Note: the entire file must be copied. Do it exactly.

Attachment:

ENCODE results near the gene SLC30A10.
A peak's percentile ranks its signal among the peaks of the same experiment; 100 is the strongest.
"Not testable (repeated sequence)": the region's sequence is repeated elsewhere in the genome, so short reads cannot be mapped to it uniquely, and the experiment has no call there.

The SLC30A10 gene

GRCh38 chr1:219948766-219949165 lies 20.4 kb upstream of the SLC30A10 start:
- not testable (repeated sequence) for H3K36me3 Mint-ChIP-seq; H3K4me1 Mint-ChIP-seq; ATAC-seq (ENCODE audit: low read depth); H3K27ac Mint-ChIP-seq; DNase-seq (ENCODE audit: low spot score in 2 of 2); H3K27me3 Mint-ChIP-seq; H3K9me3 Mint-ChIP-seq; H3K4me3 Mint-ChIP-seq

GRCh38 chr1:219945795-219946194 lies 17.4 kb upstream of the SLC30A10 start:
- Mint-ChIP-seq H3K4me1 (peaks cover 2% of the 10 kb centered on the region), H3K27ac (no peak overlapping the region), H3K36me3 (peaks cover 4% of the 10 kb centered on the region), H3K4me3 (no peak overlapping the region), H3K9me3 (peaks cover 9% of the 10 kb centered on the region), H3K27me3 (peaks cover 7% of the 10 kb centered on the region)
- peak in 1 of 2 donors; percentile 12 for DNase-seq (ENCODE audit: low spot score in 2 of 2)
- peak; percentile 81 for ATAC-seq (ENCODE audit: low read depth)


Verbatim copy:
ENCODE results near the gene SLC30A10.
A peak's percentile ranks its signal among the peaks of the same experiment; 100 is the strongest.
"Not testable (repeated sequence)": the region's sequence is repeated elsewhere in the genome, so short reads cannot be mapped to it uniquely, and the experiment has no call there.

The SLC30A10 gene

GRCh38 chr1:219948766-219949165 lies 20.4 kb upstream of the SLC30A10 start:
- not testable (repeated sequence) for H3K36me3 Mint-ChIP-seq; H3K4me1 Mint-ChIP-seq; ATAC-seq (ENCODE audit: low read depth); H3K27ac Mint-ChIP-seq; DNase-seq (ENCODE audit: low spot score in 2 of 2); H3K27me3 Mint-ChIP-seq; H3K9me3 Mint-ChIP-seq; H3K4me3 Mint-ChIP-seq

GRCh38 chr1:219945795-219946194 lies 17.4 kb upstream of the SLC30A10 start:
- Mint-ChIP-seq H3K4me1 (peaks cover 2% of the 10 kb centered on the region), H3K27ac (no peak overlapping the region), H3K36me3 (peaks cover 4% of the 10 kb centered on the region), H3K4me3 (no peak overlapping the region), H3K9me3 (peaks cover 9% of the 10 kb centered on the region), H3K27me3 (peaks cover 7% of the 10 kb centered on the region)
- peak in 1 of 2 donors; percentile 12 for DNase-seq (ENCODE audit: low spot score in 2 of 2)
- peak; percentile 81 for ATAC-seq (ENCODE audit: low read depth)